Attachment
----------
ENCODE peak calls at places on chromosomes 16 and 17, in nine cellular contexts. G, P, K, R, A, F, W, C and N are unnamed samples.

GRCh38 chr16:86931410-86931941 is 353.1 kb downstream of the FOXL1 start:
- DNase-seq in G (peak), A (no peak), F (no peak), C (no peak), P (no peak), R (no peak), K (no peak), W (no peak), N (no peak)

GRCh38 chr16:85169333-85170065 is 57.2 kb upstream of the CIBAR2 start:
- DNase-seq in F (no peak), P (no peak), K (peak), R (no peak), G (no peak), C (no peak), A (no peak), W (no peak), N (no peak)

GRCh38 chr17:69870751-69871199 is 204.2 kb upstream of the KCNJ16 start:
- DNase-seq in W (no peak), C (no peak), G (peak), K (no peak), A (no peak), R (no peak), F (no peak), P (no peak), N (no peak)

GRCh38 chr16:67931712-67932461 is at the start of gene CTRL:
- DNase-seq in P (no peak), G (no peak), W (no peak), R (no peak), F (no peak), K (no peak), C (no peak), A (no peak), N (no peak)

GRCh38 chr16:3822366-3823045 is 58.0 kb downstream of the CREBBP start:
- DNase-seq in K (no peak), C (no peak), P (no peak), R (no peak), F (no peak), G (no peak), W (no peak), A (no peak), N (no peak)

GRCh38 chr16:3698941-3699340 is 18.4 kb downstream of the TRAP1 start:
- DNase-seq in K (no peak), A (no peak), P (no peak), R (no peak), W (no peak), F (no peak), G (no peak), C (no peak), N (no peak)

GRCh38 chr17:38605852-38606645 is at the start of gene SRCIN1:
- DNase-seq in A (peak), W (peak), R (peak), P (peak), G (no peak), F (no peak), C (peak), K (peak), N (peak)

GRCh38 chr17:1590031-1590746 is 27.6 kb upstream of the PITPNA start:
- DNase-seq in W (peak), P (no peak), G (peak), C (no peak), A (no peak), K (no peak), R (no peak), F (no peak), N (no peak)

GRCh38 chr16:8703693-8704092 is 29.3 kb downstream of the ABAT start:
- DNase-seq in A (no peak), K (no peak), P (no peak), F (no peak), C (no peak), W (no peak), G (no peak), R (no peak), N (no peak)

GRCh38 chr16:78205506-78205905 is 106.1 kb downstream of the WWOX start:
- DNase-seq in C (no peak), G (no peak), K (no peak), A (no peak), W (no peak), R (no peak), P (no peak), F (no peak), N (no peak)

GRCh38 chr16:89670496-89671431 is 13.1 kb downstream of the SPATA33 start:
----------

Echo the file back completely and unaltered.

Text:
ENCODE peak calls at places on chromosomes 16 and 17, in nine cellular contexts. G, P, K, R, A, F, W, C and N are unnamed samples.

GRCh38 chr16:86931410-86931941 is 353.1 kb downstream of the FOXL1 start:
- DNase-seq in G (peak), A (no peak), F (no peak), C (no peak), P (no peak), R (no peak), K (no peak), W (no peak), N (no peak)

GRCh38 chr16:85169333-85170065 is 57.2 kb upstream of the CIBAR2 start:
- DNase-seq in F (no peak), P (no peak), K (peak), R (no peak), G (no peak), C (no peak), A (no peak), W (no peak), N (no peak)

GRCh38 chr17:69870751-69871199 is 204.2 kb upstream of the KCNJ16 start:
- DNase-seq in W (no peak), C (no peak), G (peak), K (no peak), A (no peak), R (no peak), F (no peak), P (no peak), N (no peak)

GRCh38 chr16:67931712-67932461 is at the start of gene CTRL:
- DNase-seq in P (no peak), G (no peak), W (no peak), R (no peak), F (no peak), K (no peak), C (no peak), A (no peak), N (no peak)

GRCh38 chr16:3822366-3823045 is 58.0 kb downstream of the CREBBP start:
- DNase-seq in K (no peak), C (no peak), P (no peak), R (no peak), F (no peak), G (no peak), W (no peak), A (no peak), N (no peak)

GRCh38 chr16:3698941-3699340 is 18.4 kb downstream of the TRAP1 start:
- DNase-seq in K (no peak), A (no peak), P (no peak), R (no peak), W (no peak), F (no peak), G (no peak), C (no peak), N (no peak)

GRCh38 chr17:38605852-38606645 is at the start of gene SRCIN1:
- DNase-seq in A (peak), W (peak), R (peak), P (peak), G (no peak), F (no peak), C (peak), K (peak), N (peak)

GRCh38 chr17:1590031-1590746 is 27.6 kb upstream of the PITPNA start:
- DNase-seq in W (peak), P (no peak), G (peak), C (no peak), A (no peak), K (no peak), R (no peak), F (no peak), N (no peak)

GRCh38 chr16:8703693-8704092 is 29.3 kb downstream of the ABAT start:
- DNase-seq in A (no peak), K (no peak), P (no peak), F (no peak), C (no peak), W (no peak), G (no peak), R (no peak), N (no peak)

GRCh38 chr16:78205506-78205905 is 106.1 kb downstream of the WWOX start:
- DNase-seq in C (no peak), G (no peak), K (no peak), A (no peak), W (no peak), R (no peak), P (no peak), F (no peak), N (no peak)

GRCh38 chr16:89670496-89671431 is 13.1 kb downstream of the SPATA33 start: